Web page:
Jason Gibner has a Star Wars problem, one that began at a young age. In fact, his out-of-control sci-fi memorabilia collection has overtaken the basement in the home he shares with wife Erin Milan. And it all makes sense if you consider that Gibner’s a founder of Ann Arbor’s off-the-hook monthly dance party called “The Bang!”
Clearly, any evil force foolish enough to set foot here would have their ass kicked like an agent in the hands of Neo. Or blown to shreds like Death Star after Luke Skywalker took a pass in his X-wing starfighter … er, or something.
The basement is pop collector’s museum: Star Wars action figures, Lego fighters, posters and bootleg videos cram shelves in every corner, seemingly defying laws of space and time. Matrix, Star Trek and Superman collectables abound too.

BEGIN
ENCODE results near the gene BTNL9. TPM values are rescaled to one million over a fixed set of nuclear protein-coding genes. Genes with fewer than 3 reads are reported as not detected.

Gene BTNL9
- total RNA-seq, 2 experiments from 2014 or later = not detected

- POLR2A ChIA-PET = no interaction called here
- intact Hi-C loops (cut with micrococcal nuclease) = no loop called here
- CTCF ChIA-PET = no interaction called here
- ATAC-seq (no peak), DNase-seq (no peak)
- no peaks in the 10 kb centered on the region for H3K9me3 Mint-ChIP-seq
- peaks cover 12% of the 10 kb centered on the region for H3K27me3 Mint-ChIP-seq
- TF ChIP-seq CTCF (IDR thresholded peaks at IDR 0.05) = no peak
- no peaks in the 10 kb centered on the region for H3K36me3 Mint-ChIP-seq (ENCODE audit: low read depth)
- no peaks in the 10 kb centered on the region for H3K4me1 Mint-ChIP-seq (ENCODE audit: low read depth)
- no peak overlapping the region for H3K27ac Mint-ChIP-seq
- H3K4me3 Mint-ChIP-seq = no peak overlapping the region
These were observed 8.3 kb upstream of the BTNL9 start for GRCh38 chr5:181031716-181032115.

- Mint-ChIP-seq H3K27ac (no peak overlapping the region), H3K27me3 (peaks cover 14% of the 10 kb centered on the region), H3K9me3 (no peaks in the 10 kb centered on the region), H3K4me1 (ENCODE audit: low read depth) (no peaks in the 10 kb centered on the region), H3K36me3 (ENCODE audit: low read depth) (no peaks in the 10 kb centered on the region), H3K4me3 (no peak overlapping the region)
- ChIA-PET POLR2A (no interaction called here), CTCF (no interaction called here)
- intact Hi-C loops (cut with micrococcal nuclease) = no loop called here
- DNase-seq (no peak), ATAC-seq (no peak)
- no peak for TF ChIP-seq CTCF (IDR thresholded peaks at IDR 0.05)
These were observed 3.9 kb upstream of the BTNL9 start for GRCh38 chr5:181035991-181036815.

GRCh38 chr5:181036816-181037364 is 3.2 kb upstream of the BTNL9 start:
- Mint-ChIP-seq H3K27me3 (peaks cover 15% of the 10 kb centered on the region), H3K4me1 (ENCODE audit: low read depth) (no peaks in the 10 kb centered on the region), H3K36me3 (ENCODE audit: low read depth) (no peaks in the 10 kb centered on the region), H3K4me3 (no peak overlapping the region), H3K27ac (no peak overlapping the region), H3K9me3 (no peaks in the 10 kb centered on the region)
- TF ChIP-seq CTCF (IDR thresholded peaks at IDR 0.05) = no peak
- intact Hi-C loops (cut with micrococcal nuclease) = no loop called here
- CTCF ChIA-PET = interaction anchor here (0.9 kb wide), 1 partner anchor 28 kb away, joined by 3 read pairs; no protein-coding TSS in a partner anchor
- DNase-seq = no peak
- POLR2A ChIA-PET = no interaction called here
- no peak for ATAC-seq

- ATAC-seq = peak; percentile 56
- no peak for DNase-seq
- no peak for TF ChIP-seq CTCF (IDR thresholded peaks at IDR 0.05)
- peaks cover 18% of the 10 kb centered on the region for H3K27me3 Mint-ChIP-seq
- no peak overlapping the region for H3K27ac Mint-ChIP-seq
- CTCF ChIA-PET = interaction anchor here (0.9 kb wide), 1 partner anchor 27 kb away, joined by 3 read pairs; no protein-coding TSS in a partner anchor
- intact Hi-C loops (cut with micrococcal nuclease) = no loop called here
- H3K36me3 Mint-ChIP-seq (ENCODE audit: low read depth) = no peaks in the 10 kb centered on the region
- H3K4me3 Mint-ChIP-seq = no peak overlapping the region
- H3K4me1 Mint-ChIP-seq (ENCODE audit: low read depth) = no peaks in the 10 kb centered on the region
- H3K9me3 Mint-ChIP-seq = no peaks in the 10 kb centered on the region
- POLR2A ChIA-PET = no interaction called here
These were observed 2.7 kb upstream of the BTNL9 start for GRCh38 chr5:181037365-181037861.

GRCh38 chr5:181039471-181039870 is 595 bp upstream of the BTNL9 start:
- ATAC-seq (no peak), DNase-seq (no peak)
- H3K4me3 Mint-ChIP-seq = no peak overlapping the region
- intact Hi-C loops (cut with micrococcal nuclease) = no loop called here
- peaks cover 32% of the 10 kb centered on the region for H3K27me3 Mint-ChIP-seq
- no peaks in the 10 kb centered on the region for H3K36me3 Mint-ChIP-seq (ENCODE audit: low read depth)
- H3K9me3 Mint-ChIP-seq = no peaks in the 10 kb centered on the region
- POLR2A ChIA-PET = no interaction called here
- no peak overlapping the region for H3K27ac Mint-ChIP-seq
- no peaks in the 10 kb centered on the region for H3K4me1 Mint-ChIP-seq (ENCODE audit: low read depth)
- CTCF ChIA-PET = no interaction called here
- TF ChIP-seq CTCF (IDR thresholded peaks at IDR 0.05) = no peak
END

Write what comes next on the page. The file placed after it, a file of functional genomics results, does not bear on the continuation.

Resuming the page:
Such passion for “cultural” icons might explain the mindset behind his parties, which are known for their inspired stage sets and outlandish themes (a few: “Superhero,” “Ninja” and “Glamrock Shamrock”). It might be the only dance party on earth (not counting Kazakhstan) done entirely off mixtapes … as in cassettes. It takes Han Solo balls and R2D2 resourcefulness to get all your jams in a line beforehand. And they pull it off each month.
A lucky visitor to Jason’s subterranean sci-fi lair might be treated to a boot copy of Dunyayi Kurtaran Adam’s 1982 demented masterpiece The Man Who Saves the World — commonly known as Turkish Star Wars, which is a Star Wars convention fave. The nearly incomprehensible film features whole segments pirated from the original Star Wars film and soundtrack music lifted from Flash Gordon and Raiders of the Lost Ark, among others. “It’s incoherent European science fiction taken to its highest level of art,” Gibner enthuses.